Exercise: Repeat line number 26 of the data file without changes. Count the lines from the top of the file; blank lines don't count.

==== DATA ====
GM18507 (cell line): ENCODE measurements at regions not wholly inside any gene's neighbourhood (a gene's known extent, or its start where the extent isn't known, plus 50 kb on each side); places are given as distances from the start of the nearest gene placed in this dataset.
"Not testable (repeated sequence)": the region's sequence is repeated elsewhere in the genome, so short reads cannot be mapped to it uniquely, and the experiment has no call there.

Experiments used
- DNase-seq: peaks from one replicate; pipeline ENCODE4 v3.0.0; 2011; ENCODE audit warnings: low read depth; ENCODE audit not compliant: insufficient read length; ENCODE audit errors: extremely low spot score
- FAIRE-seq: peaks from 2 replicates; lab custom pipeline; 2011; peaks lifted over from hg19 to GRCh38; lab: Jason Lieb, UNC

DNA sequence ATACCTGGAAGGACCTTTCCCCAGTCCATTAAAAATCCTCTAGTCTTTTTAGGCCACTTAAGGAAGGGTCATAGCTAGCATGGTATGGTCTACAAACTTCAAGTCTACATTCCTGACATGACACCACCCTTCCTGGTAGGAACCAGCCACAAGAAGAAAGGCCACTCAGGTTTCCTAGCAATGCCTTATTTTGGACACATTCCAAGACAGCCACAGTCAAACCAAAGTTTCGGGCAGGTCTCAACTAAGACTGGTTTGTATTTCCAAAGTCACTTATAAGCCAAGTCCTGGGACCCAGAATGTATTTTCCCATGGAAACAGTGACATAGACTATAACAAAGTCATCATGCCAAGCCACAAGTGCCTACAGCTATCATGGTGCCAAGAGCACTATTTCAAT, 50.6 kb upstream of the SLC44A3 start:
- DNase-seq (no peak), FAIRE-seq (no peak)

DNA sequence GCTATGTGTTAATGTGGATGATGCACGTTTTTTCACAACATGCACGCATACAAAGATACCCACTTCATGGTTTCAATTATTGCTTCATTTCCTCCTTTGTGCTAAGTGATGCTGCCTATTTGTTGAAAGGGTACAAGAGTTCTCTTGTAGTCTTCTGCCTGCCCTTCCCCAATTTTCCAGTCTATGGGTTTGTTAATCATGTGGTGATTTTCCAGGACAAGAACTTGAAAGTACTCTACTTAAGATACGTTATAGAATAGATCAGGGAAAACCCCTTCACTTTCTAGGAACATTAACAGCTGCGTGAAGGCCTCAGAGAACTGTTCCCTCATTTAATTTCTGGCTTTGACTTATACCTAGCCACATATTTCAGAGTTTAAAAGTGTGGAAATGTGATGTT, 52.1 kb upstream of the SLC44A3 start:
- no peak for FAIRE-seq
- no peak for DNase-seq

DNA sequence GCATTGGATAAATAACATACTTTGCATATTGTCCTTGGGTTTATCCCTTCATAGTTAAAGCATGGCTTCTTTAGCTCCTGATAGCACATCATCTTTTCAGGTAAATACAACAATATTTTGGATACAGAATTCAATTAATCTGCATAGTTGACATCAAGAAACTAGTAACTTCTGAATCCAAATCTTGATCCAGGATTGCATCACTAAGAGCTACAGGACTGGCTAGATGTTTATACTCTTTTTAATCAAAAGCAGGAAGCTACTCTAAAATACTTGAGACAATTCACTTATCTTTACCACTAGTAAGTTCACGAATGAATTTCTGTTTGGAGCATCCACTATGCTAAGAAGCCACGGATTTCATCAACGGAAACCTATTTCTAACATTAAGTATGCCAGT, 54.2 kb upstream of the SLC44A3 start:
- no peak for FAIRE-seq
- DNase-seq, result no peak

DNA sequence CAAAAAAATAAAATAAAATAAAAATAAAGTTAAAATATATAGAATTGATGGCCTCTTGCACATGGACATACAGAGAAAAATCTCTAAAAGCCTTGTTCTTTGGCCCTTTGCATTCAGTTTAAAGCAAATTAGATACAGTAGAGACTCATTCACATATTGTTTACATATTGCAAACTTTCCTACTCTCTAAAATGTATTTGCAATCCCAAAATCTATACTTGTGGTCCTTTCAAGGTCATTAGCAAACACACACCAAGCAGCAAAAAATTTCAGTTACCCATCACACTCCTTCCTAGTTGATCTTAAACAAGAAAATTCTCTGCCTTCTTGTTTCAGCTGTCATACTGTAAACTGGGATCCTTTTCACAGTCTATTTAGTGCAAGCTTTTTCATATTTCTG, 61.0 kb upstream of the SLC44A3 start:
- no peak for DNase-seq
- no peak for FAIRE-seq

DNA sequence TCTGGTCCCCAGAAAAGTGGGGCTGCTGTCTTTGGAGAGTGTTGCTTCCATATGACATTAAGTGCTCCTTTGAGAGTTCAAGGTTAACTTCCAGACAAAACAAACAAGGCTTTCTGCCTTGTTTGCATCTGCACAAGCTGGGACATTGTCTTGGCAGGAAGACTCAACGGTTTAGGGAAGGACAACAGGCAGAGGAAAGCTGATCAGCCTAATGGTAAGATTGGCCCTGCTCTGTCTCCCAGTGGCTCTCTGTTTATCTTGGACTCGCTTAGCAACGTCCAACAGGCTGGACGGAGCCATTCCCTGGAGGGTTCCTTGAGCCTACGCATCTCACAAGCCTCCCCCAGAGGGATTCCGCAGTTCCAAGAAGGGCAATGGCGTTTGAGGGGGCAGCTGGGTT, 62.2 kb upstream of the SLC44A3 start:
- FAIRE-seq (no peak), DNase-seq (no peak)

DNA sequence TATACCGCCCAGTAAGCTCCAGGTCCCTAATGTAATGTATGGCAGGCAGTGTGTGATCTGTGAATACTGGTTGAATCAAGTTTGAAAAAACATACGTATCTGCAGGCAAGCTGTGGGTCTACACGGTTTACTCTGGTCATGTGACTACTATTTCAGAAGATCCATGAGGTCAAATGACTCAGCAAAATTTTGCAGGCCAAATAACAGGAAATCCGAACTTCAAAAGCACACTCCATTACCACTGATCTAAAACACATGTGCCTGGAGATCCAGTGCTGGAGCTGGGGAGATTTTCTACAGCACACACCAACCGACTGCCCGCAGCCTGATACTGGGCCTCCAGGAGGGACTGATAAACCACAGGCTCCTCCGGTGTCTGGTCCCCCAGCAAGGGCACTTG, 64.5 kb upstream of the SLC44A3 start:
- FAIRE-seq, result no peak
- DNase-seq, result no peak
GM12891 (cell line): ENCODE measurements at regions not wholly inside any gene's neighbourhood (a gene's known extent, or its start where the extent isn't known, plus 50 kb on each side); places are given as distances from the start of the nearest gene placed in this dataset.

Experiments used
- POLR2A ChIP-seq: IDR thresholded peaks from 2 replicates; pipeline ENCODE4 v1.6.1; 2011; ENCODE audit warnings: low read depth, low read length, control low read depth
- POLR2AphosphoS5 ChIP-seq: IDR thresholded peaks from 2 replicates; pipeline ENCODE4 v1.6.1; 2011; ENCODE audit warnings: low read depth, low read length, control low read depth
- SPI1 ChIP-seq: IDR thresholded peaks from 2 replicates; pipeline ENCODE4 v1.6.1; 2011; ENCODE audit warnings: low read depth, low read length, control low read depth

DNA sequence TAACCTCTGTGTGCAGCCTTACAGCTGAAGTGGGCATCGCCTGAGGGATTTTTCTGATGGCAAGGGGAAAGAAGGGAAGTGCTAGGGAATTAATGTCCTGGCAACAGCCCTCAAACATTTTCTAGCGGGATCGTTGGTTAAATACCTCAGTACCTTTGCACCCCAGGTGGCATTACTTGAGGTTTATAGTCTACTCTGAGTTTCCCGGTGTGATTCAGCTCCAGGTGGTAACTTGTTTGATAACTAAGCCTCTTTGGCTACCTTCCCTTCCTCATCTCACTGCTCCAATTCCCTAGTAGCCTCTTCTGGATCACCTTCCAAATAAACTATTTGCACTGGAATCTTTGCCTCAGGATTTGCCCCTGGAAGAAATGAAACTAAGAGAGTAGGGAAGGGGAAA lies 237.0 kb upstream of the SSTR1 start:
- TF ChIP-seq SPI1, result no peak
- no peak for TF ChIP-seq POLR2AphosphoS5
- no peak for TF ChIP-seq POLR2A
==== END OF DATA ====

- SPI1 ChIP-seq: IDR thresholded peaks from 2 replicates; pipeline ENCODE4 v1.6.1; 2011; ENCODE audit warnings: low read depth, low read length, control low read depth